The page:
Last month, I got my hands on the first two graphic novels of Ms. Marvel, incorporating issues 1 through 11 of the new series. The main character is Kamala Khan, a 16-year-old Muslim Pakistani-American girl who likes writing Avengers fanfic. She’s struggling to find some kind of balance between the conflicting demands of the traditional culture and values of her parents and those of her Jersey City high school peers when she’s exposed to a mysterious cloud that gives her shape-and-size-changing powers. (Point of nerdery: the cloud is Terrigen mist, which means that she’s an Inhuman.) Anyway, she uses her powers to help people—no shock there—and it’s great. I highly recommend the series.
The main bad guy for this story arc was a fairly flawed clone of Thomas Edison called “The Inventor.” The specific flaws have to do with the fact that some cockatiel DNA got into the mix while he was being created and his conviction that all teenagers should be put in vats Matrix-style to generate power.
|“You kids with your intertwitters and hippity hop music! Get off my lawn!”|
While certainly an appropriate nemesis for a new generation of hero, I was struck by the feeling that he’d stolen his shtick from a 1980 Spider-Woman villain called “Turner D. Century,” a name that I would gladly steal for my own uses if I thought for a second I could get away with it. Turner D. Century was all about restoring the country to its idealized and uncorrupted state of around the year 1900. So, he dressed in period costume, rode around on a flying bicycle built for two and wielded an umbrella that shot fire. His villainy included the use of a bicycle horn that would have killed everyone under the age of 65; a scheme that, if successful would have brought about the extinction of the human race. No deep thinker, that one.
|He needed to put a mannequin on the second seat of his bicycle built for two. It was kind of sad.|
Turner D. Century was eventually killed in a Captain America storyline by an assassin known only as “The Scourge of the Underworld,” or “Scourge” to his friends of which he presumably had none. The Scourge storyline was a crossover event before crossover events were the big, overwrought, drawn-out cash grabs where everything is going to change forever this time we mean it for real that they are today. Basically what happened in the few months before the story reached its conclusion in the pages of Captain America, some C-list villain would show up for a few panels in some other book, cackle a bit about his nefarious scheme and then unexpectedly take an explosive round to the chest. Scourge would then pull off his rubber mask or whatever disguise he was using, shout “Justice is served!” and disappear, all without drawing any attention from the book’s title character.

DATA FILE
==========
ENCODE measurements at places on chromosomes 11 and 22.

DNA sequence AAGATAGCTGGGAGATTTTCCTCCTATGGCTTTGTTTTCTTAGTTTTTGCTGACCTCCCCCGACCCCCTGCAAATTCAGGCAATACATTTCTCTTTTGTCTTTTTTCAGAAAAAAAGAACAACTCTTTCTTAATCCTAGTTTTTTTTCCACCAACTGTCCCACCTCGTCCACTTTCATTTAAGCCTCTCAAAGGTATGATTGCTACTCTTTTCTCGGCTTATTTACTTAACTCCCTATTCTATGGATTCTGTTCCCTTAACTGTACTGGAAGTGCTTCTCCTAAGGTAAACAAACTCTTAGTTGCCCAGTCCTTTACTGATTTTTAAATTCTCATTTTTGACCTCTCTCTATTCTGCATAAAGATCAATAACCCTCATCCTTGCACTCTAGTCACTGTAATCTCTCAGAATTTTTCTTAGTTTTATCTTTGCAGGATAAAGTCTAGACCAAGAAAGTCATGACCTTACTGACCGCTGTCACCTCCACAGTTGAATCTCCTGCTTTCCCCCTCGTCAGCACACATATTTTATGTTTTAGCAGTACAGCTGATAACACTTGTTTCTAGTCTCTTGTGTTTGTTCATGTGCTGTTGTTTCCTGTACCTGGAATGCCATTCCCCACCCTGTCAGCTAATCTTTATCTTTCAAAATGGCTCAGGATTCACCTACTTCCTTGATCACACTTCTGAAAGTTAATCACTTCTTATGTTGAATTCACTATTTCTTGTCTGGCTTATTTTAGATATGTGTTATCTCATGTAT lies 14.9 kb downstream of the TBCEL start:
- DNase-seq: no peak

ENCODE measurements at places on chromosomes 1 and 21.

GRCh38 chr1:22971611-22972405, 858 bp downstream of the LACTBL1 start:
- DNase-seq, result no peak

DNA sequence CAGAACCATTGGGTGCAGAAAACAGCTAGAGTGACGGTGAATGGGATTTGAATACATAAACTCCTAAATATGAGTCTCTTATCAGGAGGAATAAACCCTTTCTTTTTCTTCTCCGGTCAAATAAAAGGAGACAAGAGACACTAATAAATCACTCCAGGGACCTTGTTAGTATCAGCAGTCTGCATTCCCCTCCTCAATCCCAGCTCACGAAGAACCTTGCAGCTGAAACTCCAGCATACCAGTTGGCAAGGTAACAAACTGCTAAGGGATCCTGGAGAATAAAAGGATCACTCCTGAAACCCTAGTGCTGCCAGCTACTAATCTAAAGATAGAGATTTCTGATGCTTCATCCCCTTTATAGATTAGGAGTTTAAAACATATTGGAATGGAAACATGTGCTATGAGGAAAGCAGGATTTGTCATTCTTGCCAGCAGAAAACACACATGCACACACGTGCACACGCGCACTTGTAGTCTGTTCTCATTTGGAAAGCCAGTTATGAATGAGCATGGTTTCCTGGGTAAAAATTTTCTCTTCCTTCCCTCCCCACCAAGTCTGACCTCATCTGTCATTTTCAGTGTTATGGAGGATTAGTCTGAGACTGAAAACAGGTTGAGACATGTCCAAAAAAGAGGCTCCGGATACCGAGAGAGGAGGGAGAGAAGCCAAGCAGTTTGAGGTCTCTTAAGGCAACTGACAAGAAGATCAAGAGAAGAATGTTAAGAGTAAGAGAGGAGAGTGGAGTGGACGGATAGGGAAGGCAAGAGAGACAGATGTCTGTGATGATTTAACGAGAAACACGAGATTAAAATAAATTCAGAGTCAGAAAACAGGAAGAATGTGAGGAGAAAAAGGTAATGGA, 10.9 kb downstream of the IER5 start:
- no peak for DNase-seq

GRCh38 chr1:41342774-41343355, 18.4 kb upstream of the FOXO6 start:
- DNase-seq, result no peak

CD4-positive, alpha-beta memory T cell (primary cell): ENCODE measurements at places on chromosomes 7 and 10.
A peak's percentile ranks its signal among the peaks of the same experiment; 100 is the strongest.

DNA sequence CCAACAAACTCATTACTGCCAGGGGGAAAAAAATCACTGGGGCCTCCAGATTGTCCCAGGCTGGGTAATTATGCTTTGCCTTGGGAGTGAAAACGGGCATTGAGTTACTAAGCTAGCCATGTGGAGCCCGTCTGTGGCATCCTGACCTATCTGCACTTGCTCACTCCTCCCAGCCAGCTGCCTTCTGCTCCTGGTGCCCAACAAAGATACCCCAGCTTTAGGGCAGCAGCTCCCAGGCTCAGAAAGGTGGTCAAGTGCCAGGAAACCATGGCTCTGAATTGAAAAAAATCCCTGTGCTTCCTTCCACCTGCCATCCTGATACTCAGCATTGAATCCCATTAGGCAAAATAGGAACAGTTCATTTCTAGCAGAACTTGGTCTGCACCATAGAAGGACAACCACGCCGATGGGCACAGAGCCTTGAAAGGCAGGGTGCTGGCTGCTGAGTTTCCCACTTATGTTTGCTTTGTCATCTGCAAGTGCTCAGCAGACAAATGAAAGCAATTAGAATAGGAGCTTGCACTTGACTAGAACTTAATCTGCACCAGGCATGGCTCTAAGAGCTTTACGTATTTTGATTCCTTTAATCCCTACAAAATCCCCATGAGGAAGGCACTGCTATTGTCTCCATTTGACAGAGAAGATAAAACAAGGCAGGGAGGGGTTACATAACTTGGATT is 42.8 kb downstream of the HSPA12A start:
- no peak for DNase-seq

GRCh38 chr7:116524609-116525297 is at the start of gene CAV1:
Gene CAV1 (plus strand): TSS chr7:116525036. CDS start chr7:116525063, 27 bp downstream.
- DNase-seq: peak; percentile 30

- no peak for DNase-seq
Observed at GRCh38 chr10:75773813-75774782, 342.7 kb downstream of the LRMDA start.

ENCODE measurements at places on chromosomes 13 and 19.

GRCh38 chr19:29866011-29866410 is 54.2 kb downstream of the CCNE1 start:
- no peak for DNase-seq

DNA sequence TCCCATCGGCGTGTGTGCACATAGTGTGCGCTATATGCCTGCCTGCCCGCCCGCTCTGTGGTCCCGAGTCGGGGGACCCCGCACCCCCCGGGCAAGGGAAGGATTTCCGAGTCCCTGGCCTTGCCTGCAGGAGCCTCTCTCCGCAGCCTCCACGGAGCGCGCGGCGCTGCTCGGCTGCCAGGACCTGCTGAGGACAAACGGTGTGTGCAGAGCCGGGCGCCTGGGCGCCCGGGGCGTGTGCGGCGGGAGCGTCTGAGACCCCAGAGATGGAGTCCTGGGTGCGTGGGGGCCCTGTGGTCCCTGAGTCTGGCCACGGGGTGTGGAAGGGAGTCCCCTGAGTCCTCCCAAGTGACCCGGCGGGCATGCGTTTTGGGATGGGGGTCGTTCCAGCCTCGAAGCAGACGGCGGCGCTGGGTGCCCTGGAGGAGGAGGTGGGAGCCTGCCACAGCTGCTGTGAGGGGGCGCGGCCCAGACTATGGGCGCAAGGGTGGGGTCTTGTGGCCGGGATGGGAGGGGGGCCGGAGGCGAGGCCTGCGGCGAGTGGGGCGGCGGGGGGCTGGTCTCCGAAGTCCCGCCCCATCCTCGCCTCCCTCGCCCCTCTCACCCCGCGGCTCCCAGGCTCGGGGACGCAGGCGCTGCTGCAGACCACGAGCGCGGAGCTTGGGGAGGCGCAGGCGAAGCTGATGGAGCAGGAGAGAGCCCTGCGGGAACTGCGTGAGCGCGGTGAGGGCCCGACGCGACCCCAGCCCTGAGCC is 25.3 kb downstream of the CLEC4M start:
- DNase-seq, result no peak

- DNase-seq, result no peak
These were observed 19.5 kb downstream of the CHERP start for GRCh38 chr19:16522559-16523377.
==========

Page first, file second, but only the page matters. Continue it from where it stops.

(What’s more, Steve Gerber had done this bit some years earlier in the pages of The Defenders with the “Elf with a Gun.” Basically, there would be a “meanwhile” and a cut to random people we’d never seen before who’d have whatever they were doing interrupted by “An elf! … An elf with a gun!” Blam! And then we’d cut back to the main story. It was just a weird random thing that happened that Steve Gerber had no intention of explaining or resolving. He was kind of brilliant that way.)
|It's a terrifying and ridiculous way to go. It's terdiculous.|
Anyway, Scourge did in old Turner D. Century along with nearly 20 other supervillains of varying degrees of actual threat and/or silliness. It turned out to be a pretty good story even if Captain America wasn’t able to win the day without using the phrase “Judge, jury and executioner.”
|Spoiler: They're all doomed.|
I actually had a point. All of the above characters were considered disposable by reason of being played out (at best) or just stupid and ill-conceived (at worst). Looking at some of the names given, it’s easy to see how one could have come to that conclusion. For example, “The Hijacker,” who apparently hijacks things.
On the other hand, if they hadn’t killed of old Turner D. Century, they could have used him in Ms. Marvel and wouldn’t have needed to invent the Inventor. (Though a cockatiel-headed megalomaniac was definitely the way to go when the need arose.)
|Where we're going, we don't need pants!|
As I’ve always maintained, there are no bad characters, only badly written characters. For instance, take Kraven the Hunter, a classic villain from Spider-Man’s rogue’s gallery. His shtick was basically that he was an evil big game hunter who wanted to hunt Spider-Man. By 1987, he’d been pretty played out and hadn’t appeared much. Then came the six-part “Kraven’s Last Hunt,” which, among other things presented a look into the C-list villain’s tortured psyche. Today, “Kraven’s Last Hunt” is remembered as one of the best Spider-Man stories ever.
So I can’t help but wonder how many of Scourge’s victims might have had a “Kraven’s Last Hunt” in him or her, given the right time and storyteller. For instance, where would the turn of another century have found Turner D. Century? What if he patented his flying bicycle and it became the hot new thing among the generation he loathes? What if the Hijacker set out to pull off a really big heist? What if the Ringer (his thing was he threw different trick rings and hoops and such at people) or Bird-Man (he could fly!) set out to prove once and for all that he’s not ridiculous?
|The story was actually called "Spider-Man Night Fever." I feel somehow cheated.|
Someone should do a Hypno Hustler story. “Hypno’s Last Boogie,” perhaps?
|Or maybe "Kangaroo's Last Hop?"|